Sympathy for Jonah

Sympathy for Jonah

“The grace of God is awful to us, because the proper response to evil is to fear it and desire its destruction not to love it and desire its redemption.”

This is my review of David Benjamin Blower’s book “Sympathy for Jonah: Reflections on Humiliation, Terror and the Politics of Enemy-Love,”  which has a set of sea-shanty style songs to accompany it.  And there’s a radiophonic production in which those songs are woven into the Biblical text, read by Professor N. T. Wright and Professor Alastair McIntosh (as Jonah).

Sympathy For Jonah

If you have been told anything about Jonah, it is probably that he was a naughty boy who ran away and had to be swallowed by a whale before he would, reluctantly, do as he was told.  It’s a story that has inspired countless others, from Pinnochio to Moby Dick.  In his book, Blower explains why he believes we have both missed the real point of the story and have done Jonah himself a gross injustice.

The Biblical book of Jonah is about “going to the terrible ‘other’ in search of the image of God


Blower starts by exploring why the image of the whale has caught the imagination of so many.  “Perhaps we feel we know something of Jonah’s whale because we sense in it some resonance with our own forgotten nightmares, formless thoughts, and the unresolved troubles that glide darkly beneath us.”  It’s an image of “the chaos under the floorboards of [our] own mind[s].”  Jonah is firstly “a book about a man who runs from his issues and ends up confronting them on his knees in the warm, wet hell of the monster’s belly” and warns us that “we too must go down into the belly of the whale and learn what it has to teach us” – a truth symbolised by baptism.

Reflecting on the “inability of pride to comprehend the wisdom of humiliation,” Blower wonders at “the great Hebrew tradition of confessing one’s own stubbornness, jealousy and pride, rather than berating others for confessing theirs.”  Where “the recording of histories has tended to be a means of self-preservation”, “the one people whose histories consistently predict and record their own failure and demise seem to have outlasted most of the others.”


It has often been intimated that Jonah’s attempt to avoid going to the non-Jewish people of Ninevah was a reflection of “generic Jewish racism” which Blower says “sounds to me like generic racism against Jewish people.”  He asks: “Are we supposed to imagine that, having heard God’s call, the prophet sat down and thought to himself, ‘I cannot stand Gentiles! What shall I do?’— and then realized he might well escape this malady by hopping on a boat full of Gentiles to a faraway land where he would live among Gentiles till the day he died and most likely never see another Jewish man or woman again?”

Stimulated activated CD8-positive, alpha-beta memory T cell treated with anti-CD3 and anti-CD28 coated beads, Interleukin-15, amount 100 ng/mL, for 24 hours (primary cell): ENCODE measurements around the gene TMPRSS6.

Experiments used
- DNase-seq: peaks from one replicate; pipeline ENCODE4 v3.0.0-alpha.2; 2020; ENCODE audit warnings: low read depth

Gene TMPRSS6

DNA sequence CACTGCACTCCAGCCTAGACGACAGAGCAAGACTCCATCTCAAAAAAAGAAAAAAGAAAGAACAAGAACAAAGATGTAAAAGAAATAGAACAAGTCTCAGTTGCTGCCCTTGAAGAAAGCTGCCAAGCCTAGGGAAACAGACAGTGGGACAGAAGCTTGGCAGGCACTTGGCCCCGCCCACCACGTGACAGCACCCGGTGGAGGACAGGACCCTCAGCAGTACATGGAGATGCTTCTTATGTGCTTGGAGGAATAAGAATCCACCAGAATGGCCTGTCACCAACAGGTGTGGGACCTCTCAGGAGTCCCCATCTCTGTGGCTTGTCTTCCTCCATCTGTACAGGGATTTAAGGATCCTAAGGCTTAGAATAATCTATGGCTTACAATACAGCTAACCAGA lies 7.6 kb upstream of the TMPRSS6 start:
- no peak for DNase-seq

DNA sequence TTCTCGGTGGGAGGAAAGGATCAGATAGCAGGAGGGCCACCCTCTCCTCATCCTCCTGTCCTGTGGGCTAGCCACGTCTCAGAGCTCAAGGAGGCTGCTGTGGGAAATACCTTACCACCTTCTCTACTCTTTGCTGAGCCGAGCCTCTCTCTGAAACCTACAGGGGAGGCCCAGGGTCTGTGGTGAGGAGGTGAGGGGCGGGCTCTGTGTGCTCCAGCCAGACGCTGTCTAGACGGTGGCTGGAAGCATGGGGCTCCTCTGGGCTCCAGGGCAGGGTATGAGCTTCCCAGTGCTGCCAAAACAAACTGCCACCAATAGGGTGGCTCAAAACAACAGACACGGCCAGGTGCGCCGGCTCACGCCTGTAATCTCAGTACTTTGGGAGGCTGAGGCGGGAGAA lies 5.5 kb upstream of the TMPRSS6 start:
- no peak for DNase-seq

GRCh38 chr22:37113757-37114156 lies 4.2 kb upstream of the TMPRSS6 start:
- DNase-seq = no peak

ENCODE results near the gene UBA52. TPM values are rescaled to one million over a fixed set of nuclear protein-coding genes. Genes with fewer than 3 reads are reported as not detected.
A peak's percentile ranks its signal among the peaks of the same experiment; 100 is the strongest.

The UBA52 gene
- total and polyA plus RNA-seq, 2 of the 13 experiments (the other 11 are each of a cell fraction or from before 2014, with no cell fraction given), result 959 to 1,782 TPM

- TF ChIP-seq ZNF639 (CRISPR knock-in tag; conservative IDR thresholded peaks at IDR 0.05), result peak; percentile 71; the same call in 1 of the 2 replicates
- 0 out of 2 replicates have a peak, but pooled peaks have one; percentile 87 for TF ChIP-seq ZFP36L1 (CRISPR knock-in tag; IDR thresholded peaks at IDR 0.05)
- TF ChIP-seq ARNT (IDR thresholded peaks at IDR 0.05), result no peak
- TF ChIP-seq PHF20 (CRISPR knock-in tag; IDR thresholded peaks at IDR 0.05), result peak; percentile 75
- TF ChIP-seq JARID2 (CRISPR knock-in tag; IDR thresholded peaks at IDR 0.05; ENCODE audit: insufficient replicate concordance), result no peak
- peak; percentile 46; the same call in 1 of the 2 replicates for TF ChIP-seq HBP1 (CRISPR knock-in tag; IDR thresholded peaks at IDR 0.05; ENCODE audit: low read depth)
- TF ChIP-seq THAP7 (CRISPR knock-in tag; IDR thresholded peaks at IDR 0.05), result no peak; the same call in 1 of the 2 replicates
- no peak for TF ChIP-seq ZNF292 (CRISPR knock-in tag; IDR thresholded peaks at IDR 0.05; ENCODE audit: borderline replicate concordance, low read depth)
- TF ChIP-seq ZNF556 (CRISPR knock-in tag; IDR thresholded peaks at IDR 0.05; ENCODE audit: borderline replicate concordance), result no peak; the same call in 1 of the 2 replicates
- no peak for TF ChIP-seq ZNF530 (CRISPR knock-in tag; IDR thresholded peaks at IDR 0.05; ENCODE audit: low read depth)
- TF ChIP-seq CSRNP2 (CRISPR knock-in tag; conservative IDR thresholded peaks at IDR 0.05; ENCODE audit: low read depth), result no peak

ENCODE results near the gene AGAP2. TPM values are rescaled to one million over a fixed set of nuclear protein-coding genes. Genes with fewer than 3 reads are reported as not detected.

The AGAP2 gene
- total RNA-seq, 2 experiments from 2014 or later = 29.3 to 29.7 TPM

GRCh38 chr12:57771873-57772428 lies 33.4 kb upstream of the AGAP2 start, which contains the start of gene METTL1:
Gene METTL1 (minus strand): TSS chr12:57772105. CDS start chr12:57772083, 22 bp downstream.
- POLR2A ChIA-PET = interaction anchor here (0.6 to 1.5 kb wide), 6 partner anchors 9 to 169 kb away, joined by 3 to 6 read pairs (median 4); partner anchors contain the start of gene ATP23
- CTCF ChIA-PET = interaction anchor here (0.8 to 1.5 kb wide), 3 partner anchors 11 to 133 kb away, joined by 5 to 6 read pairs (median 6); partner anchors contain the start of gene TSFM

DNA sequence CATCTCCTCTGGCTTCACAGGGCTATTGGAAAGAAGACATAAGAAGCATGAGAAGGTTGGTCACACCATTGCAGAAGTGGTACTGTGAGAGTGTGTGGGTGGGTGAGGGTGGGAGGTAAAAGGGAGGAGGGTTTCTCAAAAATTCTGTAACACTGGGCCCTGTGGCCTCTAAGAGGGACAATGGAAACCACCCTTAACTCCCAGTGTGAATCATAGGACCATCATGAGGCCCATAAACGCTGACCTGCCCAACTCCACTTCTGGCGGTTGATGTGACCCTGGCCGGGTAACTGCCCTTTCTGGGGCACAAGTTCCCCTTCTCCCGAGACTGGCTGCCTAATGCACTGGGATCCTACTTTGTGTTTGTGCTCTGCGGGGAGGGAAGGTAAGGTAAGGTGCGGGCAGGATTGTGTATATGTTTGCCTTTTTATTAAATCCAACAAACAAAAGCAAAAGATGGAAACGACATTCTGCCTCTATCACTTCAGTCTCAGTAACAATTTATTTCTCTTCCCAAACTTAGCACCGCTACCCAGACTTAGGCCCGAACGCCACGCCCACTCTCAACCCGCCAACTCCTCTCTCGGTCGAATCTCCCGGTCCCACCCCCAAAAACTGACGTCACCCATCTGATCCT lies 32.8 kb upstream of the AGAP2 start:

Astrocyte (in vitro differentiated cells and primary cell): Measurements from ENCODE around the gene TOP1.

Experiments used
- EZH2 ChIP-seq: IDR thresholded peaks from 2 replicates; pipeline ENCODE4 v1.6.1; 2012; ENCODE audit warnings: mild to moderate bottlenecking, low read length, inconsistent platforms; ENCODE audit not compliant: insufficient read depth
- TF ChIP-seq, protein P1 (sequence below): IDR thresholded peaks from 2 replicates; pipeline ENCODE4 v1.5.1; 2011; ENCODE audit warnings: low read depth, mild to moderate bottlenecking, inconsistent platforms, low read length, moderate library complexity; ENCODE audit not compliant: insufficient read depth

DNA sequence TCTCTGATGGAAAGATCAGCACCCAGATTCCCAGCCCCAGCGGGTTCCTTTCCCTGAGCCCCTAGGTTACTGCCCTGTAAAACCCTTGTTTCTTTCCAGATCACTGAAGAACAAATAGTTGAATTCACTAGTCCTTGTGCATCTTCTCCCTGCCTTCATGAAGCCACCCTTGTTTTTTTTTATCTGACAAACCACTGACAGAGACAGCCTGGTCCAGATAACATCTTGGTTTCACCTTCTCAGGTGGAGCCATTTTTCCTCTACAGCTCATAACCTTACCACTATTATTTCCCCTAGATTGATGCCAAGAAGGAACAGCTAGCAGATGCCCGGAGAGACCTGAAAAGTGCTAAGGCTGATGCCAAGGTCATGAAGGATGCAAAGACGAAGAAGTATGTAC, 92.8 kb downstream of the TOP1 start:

Appreciating that Nineveh stood where the modern city of Mosul is and had much the same reputation which that city has today offers a much more plausible reason for Jonah to flee his call: terror.  Furthermore, 2 Kings 14:25 tells us that Jonah had previously been instrumental in the restoring the protective boundaries between Israel and the terrors beyond.  Now he was being asked to “turn his attention from the boundary that had kept the enemy out, to the image of God in the enemy on the other side of it.”

Perhaps this inversion is suggested in the image of Jonah housed in a fish because “the ancient cuneiform script represented the ‘Nine’ part of Nineveh with a pictograph of a fish in a house.”


Blower describes the act of love towards the terrible enemy that God called Jonah to make as a ‘Jonaic Interruption’: “the interruption of business as usual by presenting oneself —one’s actual physical presence —in vulnerability, to the other.”  Jonah did nothing more (or less) than this, simply declaring: “Forty more days and Nineveh will be overthrown.” (Jonah 3:4) – a “prophetic act of a man who offers his neck to his enemies in the small hope of redeeming them.”

It is an act not just of love but also of “faith that, as they say, another world is possible, or to put the matter with the frankness of the Biblical prophets, that another world is inevitable.”  The Jewish aim is “‘tikkun olam’, which means ‘to repair the world.’ We are called … to the repairing of the world, and so I suppose we are also called against the work of ‘those who destroy the earth,’ to interrupt such work, creating awkward pauses in time in which repentance becomes possible and another world imaginable.”

Blower considers that by ‘the sign of Jonah’ (Matthew 12:29), Jesus – at least in part – was referring to the way in which he “very purposefully deconstructs social boundaries by making himself present to the other” … “because he perceives these invisible boundaries of unspoken enmity to be the constructs of a damaged and oppressive order.”

“It is to continuing works of interruption that Jesus calls his disciples: to radical acts of enemy-love, to radical declarations of grace and forgiveness, to radical transgressions of social boundaries and radical compassion for total monsters. And it was into this purpose that they were called to baptize others.”

“Who is my neighbour? He or she is the one that I transgress social, ethnic, political or cultural boundaries to be with. Neighborliness is not a state of mind or a disposition, but the result of a radical praxis.”  “To see the cross as only an inward process is to enter the belly of the whale without ever going to Nineveh.”

Instead of seeing the ‘other’ as the enemy, Blower concludes that we need rather “engage with the other to do something together about the powers,” who are the true enemy of us all.